“And you’ve done a marvelous job,” he snarled, finally letting his own anger slip through. Anything to mask his fear. “Father is in the Odinsleep because of you, and mother…”

Thor stared at him, breathing heavily. “What of mother?”

Loki swallowed. Now they came to the heart of it. “Mother is dead.”

Thor’s eyes narrowed, and he pounded his fist against the field. “You lie!”

“Not about this, Thor. Never about this.”

He saw his words sink in, saw them make an impression on Thor’s tiny mind. Thor backed away from the window, panting, his eyes wild and wide. He stumbled over the wreckage of a chair. He spun, turning to face the rest of the cell; Loki heard him inhale, heard the catch in his voice, saw the stirrings of power around him. His hands fisted at his sides, trembling; all of him was trembling, as though he burned with fever. The very air seemed to warp, bunching around him as though he were a pulled thread in the fabric in reality.

“Thor, no!” Loki pressed his own hands against the fields.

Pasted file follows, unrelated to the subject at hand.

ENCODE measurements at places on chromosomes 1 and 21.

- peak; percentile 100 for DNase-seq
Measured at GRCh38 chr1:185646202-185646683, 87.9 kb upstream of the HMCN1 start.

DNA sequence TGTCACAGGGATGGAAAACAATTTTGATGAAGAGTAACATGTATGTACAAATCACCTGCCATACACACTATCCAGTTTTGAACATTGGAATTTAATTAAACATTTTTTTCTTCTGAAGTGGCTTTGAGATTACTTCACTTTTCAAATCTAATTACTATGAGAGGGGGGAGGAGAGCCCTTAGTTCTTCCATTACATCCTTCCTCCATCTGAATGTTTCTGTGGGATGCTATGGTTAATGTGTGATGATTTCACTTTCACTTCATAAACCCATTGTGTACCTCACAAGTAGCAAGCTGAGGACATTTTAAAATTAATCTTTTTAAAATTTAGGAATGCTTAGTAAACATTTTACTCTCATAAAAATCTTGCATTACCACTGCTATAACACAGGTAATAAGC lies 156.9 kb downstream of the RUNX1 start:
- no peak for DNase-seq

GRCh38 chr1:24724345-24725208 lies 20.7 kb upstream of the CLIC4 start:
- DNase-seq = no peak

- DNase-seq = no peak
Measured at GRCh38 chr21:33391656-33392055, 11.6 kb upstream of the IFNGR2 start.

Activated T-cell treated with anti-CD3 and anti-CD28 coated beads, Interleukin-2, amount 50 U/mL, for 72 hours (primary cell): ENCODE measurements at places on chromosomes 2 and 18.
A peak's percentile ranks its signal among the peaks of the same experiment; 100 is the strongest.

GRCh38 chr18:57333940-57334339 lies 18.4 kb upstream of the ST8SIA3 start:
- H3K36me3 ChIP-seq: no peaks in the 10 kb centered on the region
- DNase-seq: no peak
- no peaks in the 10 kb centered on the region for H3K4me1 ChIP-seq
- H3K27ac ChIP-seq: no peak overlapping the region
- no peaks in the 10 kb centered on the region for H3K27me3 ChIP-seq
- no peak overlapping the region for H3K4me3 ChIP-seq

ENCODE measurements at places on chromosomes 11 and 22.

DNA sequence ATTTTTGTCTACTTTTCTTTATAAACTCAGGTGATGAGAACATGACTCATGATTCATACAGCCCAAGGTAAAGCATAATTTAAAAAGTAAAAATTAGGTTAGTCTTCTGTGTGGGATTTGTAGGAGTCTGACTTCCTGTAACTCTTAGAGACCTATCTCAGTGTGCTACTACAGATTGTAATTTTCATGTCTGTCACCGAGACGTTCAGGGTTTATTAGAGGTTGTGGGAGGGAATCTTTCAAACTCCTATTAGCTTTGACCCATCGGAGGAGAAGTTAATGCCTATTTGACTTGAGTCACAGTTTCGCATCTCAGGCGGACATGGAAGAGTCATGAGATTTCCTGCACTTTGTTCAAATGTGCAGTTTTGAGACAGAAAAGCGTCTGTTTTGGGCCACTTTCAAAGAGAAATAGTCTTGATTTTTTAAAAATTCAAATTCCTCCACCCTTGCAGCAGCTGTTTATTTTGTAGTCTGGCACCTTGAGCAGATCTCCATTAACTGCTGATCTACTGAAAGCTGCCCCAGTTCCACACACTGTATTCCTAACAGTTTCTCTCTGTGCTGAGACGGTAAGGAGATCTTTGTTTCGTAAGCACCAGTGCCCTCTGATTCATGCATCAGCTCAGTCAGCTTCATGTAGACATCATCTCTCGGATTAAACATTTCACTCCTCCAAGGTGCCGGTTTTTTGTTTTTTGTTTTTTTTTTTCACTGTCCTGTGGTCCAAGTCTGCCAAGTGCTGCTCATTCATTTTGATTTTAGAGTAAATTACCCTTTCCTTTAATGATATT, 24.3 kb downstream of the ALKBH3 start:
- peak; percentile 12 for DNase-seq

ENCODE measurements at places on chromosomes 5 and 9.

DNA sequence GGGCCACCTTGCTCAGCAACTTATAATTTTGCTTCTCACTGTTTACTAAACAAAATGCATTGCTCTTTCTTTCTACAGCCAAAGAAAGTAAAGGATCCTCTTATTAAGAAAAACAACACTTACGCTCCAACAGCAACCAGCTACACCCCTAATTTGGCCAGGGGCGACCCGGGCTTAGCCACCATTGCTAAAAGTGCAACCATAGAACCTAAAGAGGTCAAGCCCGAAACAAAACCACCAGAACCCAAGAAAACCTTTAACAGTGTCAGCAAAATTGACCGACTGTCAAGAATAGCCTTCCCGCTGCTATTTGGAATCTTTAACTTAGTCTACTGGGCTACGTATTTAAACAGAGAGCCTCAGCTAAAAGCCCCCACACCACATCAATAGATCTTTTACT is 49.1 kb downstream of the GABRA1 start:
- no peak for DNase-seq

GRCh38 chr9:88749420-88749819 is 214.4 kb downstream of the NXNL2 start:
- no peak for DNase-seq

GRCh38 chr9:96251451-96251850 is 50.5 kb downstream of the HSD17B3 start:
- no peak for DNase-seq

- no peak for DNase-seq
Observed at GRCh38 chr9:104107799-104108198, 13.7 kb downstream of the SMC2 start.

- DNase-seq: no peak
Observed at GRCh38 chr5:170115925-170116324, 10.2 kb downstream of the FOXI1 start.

His words had no effect. Thor threw his head back and screamed, a long, unbroken howl that filled the tiny cell and reverberated through the walls. Loki flinched. Beneath his hands, could feel the magic shivering, bowing outward beneath the strain. Thor screamed, sounding more animal than man. Like an injured wolf, like a wounded bear. Like a man in pain. The sinews of his arms and hands clenched and knotted, standing out against his sweat-streaked skin; his shoulders bunched beneath his tunic as though readying for a strike. Loki sucked a breath, poised for whatever Thor might do.

With a guttural roar Thor rammed his fist against the wall, putting his weight against the strike. Loki saw the runes along the wall flare, saw the magical bindings shatter. He doubted Thor could see them, but it hardly mattered: there was a crack in the wall, now. Panting, Thor turned back to the center of the cell and extended his arm, his fingers extended in mute demand. Blood trickled down his knuckles

“No,” Loki croaked. “No, Thor! Don’t summon it!”